It's my impression that, despite your caveats, you simply don't really want workers to organize.  That's based on your hints about your job -- you work for Morgan, Lewis, or something? -- and your comments about just cause guarantees hurting businesses, and businesses being destroyed by overpaid employees protected by union contracts, and about the intrinsic generosity of bosses.

      I mention it because there's a difference between discussing the labor movement and labor law with someone who wants workers to organize, and discussing those things with someone who doesn't.

      On your other points, please get to specifics about "mak[ing] secret ballot work."  Would you or your clients be okay with, say, letting the workers or union determine the bargaining unit unilaterally to prevent idiotic foot-dragging by the boss?  Would you be okay with guaranteed access to the bosses' property for union organizers?  Would you be okay with a much, much more intrusive NLRB, that could send agents to worksites in response to workers' calls, and issue decisions and fines on-site (subject to appeal, like being pulled over for speeding)?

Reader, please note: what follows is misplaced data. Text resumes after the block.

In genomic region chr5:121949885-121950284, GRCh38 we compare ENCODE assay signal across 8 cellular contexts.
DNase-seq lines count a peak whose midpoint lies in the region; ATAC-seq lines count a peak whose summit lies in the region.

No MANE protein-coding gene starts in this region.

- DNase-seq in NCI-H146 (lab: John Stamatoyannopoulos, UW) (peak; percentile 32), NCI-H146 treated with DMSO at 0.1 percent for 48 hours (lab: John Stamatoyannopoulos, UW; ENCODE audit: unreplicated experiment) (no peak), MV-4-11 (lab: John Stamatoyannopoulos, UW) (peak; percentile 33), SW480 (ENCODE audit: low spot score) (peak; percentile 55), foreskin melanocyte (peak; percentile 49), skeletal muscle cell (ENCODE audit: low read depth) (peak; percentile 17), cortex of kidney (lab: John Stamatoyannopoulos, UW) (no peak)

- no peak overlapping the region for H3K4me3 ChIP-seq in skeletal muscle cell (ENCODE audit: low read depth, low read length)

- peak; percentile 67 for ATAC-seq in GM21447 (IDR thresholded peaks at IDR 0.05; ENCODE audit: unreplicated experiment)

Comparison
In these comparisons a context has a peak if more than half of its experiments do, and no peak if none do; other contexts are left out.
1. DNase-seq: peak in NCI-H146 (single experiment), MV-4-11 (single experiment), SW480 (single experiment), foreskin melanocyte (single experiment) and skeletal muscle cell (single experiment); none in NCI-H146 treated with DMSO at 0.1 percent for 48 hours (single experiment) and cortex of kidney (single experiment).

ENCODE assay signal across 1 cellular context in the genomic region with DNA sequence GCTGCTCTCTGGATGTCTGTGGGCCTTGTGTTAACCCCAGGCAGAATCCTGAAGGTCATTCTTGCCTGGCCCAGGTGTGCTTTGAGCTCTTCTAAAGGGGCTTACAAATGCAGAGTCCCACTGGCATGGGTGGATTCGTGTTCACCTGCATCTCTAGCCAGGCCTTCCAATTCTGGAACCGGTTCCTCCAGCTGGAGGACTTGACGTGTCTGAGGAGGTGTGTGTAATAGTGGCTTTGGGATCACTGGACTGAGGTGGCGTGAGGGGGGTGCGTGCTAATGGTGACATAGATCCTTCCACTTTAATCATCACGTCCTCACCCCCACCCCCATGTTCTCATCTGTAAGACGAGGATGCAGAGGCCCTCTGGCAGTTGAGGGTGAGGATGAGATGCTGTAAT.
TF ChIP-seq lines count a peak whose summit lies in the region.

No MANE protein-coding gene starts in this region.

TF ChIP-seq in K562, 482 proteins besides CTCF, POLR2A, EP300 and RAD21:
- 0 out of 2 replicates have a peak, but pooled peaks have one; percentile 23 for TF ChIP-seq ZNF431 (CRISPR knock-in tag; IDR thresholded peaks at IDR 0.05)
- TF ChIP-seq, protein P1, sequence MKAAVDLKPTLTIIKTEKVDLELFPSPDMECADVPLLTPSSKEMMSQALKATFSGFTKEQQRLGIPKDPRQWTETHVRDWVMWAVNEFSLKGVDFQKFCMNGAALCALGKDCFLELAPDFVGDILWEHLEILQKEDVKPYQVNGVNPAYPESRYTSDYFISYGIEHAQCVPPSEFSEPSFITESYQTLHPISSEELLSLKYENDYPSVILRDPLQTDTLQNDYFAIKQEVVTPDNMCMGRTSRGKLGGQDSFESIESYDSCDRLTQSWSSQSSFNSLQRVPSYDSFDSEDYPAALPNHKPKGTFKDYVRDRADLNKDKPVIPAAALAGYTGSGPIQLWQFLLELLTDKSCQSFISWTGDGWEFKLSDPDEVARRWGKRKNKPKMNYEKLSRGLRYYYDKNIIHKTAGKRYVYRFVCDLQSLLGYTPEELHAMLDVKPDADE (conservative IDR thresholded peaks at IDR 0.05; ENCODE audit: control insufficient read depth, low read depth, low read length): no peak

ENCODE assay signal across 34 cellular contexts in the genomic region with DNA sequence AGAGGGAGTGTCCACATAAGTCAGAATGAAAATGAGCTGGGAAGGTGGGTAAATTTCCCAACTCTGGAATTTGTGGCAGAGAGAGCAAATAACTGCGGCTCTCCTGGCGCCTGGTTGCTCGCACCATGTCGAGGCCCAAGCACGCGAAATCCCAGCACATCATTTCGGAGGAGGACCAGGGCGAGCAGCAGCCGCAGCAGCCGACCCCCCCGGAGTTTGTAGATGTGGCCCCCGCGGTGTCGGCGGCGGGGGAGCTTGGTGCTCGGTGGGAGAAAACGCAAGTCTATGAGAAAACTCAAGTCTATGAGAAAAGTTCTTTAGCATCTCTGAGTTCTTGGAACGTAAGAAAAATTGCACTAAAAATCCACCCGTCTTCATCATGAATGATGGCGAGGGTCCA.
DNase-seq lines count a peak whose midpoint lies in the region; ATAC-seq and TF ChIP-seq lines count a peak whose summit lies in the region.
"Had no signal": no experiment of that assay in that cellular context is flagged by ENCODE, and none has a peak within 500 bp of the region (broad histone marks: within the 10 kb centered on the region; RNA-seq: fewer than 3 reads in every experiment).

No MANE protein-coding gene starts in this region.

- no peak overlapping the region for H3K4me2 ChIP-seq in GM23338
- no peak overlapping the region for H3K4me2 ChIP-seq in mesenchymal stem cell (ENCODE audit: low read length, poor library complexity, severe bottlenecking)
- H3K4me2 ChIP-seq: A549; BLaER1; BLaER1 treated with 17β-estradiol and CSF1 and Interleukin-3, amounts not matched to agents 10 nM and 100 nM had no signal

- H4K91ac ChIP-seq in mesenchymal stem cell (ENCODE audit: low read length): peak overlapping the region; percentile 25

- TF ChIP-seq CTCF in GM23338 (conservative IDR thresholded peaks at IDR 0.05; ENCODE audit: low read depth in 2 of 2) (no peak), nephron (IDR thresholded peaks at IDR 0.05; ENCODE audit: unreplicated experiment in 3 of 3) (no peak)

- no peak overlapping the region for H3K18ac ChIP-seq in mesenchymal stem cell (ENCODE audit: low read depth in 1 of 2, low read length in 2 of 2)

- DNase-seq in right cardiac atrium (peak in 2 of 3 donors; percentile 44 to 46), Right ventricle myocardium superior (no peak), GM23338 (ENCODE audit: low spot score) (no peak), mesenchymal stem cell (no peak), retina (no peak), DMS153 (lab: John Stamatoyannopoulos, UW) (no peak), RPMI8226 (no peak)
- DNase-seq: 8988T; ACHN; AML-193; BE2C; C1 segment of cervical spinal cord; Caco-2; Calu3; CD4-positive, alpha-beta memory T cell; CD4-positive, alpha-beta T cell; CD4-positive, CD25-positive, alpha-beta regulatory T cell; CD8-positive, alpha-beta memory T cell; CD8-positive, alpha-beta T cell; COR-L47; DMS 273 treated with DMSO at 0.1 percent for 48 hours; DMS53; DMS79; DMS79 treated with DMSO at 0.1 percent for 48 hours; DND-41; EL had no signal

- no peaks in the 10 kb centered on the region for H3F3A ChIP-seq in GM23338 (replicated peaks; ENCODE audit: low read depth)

None of that stuff is going to happen in a million years.  Your clients do not want the government running all over their property, fining them for ULPs.  But maybe you have other ideas that would cut bosses out of the workers' decision on organizing, have a track-record of working similar to card-check, and would end with some kind of secret ballot.

      I'm not against unions or corporations-- they're both market actors created by law with legitimate purposes.

      Well, I'm for workers and for unions.  It's not something to claim agnosticism about.

      "Run, comrade, the old world is behind you!" -- Situationist graffito, 1968

      by Pesto on Thu Nov 13, 2008 at 11:25:44 AM PST

      [ Parent ]

      •  Just a skeptic. (0+ / 0-)

        It's my impression that, despite your caveats, you simply don't really want workers to organize.

        An ad hominem argument: